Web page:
A Visit with Mom’s Friend

After an awe-inspiring trip to Death Valley National Park, we reluctantly bid farewell to this incredible national park. February 2012 – Today’s destination is Mesquite, Nevada. The main reason for our visit to Mesquite is to connect with long time friends of my parents. The two couples met during their RVing days via their regular winter excursions to the Texas Gulf Coast. Even though both couples sold their RVs due to health and age, they still managed to maintain their close friendship regardless of distance.

We had met these friends previously during one of our Texas vacations visiting my parents at an RV Park on Mustang Island. Bill and Sigrid are a delightful couple that were currently splitting their time between their ranch in Montana and a Park Model in Mesquite. Even though they had sold their motorhome the previous year, they weren’t totally done with RVing and had recently purchased a little travel trailer for an upcoming trip to Alaska which I was particularly interested in hearing all about. This would be their third and final RV road trip to Alaska, and they were a wealth of information. Considering such an RV adventure was on my radar at the time, I was eager to soak up as much knowledge as they were willing to share.

Our route from Death Valley NP to Mesquite, Nevada

From our campsite at Stovepipe Wells, we headed west via Daylight Pass Road (Hwy 374) toward the town of Beatty, Nevada. In Beatty, we picked up Hwy 95 and headed south toward Las Vegas.  Once in Las Vegas, we picked up the 215 beltway east to I-15 north.  The trip took us about three hours including a stop for gas and lunch.

Finding a place to stay in Mesquite

Mesquite is a small town about an hour’s drive north of Las Vegas, Nevada, with a population of less than 20,000. We had lived in Las Vegas in the 1990s and kept this town on our shortlist of possible places to retire. So we were curious about our current feelings toward this community.

With only two exits off of Interstate 15, we chose to exit at the first one and stop at Walmart to stock up on supplies. Before turning into the Walmart parking lot, we notice a banner hanging on some fencing – RV Resort with an arrow.  Once our Walmart shopping trip was complete, we decide to check out that RV Resort on the banner. The Solstice Motorcoach Resort had only been open less than a year and was an absolutely beautiful facility. Considering it was so new, there were plenty of empty sites. We decide to spend a week and focus on ridding ourselves, the dog, and the RV of dirt and sand. I’m sure we were carrying a few extra pounds of weight in sand alone from our stay in Death Valley.

We enjoyed a beautiful RV site at Solstice Motorcoach Resort

The Park sits high above the town of Mesquite offering a beautiful night view of the lights.  No dark sky around here! The folks at the RV Park were extremely friendly, helpful, and made this stop perfect to tend to chores, relaxation, and a couple of fun visits with family friends.

Enlightened by seasoned RVers

One of the things I enjoy most about the RV lifestyle is the people we meet. There’s something about RVing that connects folks from all walks of life … age, economic status, race, religion, etc. doesn’t seem to matter as much as our common interest in RV travel and getting into nature.

We visit with Sigrid and Bill a couple of times throughout the week and our conversations flow freely. We talk about their plans for their upcoming Alaskan RV road trip. They bring out maps and The Milepost Book. They share photos and tales from previous trips as well as impending details of their upcoming trip. We are enlightened and soak up the information.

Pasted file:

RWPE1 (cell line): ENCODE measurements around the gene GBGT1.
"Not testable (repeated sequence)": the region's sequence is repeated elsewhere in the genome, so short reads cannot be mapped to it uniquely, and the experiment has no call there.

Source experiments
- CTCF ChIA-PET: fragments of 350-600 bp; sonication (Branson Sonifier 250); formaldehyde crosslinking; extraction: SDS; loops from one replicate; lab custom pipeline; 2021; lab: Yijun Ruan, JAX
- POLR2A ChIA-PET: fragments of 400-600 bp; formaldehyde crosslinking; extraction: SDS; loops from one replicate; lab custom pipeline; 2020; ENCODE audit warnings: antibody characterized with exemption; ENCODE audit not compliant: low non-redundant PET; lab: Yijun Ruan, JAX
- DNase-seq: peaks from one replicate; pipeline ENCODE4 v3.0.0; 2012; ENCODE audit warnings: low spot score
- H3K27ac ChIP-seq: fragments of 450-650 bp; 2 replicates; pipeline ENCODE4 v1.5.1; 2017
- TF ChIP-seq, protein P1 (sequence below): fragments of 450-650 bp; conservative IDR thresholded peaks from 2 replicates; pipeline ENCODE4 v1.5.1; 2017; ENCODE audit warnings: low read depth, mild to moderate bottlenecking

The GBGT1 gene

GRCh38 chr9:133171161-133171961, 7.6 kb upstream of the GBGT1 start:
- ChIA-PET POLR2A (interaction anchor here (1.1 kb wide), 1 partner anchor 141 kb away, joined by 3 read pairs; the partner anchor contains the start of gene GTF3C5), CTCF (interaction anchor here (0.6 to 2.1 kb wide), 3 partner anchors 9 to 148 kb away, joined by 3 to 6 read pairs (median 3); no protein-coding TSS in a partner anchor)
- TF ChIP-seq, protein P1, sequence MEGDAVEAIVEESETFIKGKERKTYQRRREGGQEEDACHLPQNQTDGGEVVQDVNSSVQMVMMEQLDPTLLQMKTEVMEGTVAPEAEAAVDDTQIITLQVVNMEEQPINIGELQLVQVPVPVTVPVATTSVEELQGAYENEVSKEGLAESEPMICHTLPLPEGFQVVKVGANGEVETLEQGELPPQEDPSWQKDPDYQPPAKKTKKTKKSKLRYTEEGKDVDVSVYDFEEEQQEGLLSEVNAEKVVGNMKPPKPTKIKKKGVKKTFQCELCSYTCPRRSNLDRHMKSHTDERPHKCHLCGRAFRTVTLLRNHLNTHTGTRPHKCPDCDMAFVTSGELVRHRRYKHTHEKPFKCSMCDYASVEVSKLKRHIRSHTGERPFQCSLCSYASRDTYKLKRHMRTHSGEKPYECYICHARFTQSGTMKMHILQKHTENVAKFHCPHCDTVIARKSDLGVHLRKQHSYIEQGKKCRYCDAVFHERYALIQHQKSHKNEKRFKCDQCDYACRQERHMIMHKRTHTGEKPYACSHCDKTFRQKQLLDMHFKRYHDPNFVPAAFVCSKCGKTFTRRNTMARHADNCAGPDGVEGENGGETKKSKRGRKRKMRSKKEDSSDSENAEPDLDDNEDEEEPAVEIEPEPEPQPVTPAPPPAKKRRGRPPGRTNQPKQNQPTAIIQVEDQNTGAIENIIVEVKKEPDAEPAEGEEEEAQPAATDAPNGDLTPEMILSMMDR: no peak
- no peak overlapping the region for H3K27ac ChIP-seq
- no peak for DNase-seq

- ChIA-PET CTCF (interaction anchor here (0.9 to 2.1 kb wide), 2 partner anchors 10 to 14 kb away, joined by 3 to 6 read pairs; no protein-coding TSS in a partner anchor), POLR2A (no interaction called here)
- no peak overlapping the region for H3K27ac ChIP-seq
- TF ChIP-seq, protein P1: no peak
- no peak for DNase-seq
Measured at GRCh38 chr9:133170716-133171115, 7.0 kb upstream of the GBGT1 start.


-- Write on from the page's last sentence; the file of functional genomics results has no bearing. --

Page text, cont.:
Eventually, the conversation switches over to photography and Bill brings out his new camera. He has owned many cameras, both DSLR’s and Point & Shoots, but really loves this new Panasonic Bridge Camera. Hmm, a bridge camera? … more enlightenment on my part. He shares the pluses and minuses of a bridge camera as well as some recent wildlife images taken with the new camera. I’m impressed and make a note for future reference. My little Point & Shoot camera was definitely limiting and I was getting ready to upgrade.

Before bidding farewell to this engaging couple, Sigrid and I turn our attention to her relationship with my mother, especially since this was the week of my mom’s birthday: Feb. 26th. Mom and Sigrid were particularly close and Sigrid and I bond over tears as we share tales about my mother and how much she is missed.

Life can be fleeting, and little did I know at that moment, but a month later, Sigrid would pass away in her sleep from a brain aneurism. 😥

Moving on

Our week in Mesquite was very relaxing and productive. We accomplished some chores, visited with family friends, and engaged with other RVers at the RV Park. This last week in February, the weather was still a little chilly so it was time to move on in search of warmer weather. As much as we enjoyed our week-long stay, we decided Mesquite was no longer on our retirement shortlist.

From Mesquite, Nevada, to Davis Camp Park in Bullhead City, Arizona

During our stay at Lake Havasu, fellow campers had shared some of their favorite campgrounds with us … particularly places in the desert southwest. One such place was the Davis Camp Park located along the Colorado River and right below the Davis Dam in Bullhead City, Arizona. We were in the process of working our way back to Phoenix and decided the Davis Camp Park location was perfect for splitting the distance between Mesquite and Phoenix.

Upon arrival, we were allowed to drive around the campground and pick out a site before paying and filling out the paperwork. After driving all around, we finally decide on a waterfront campsite with no hookups.  Ah, let the entertainment begin! I stand at the rear of the site to help direct Al in backing up into the RV site.  I begin to wonder if he even pays attention to me and my direction other than when to stop.  I ponder … perhaps I should get some of those orange wands ground crew use to direct pilots.  Maybe then, just maybe, Mr. former Airline Pilot would give dear wife more credibility.  Probably not!  I’ll just continue with my usual hand gestures, or as Al likes to call it “my song and dance routine”.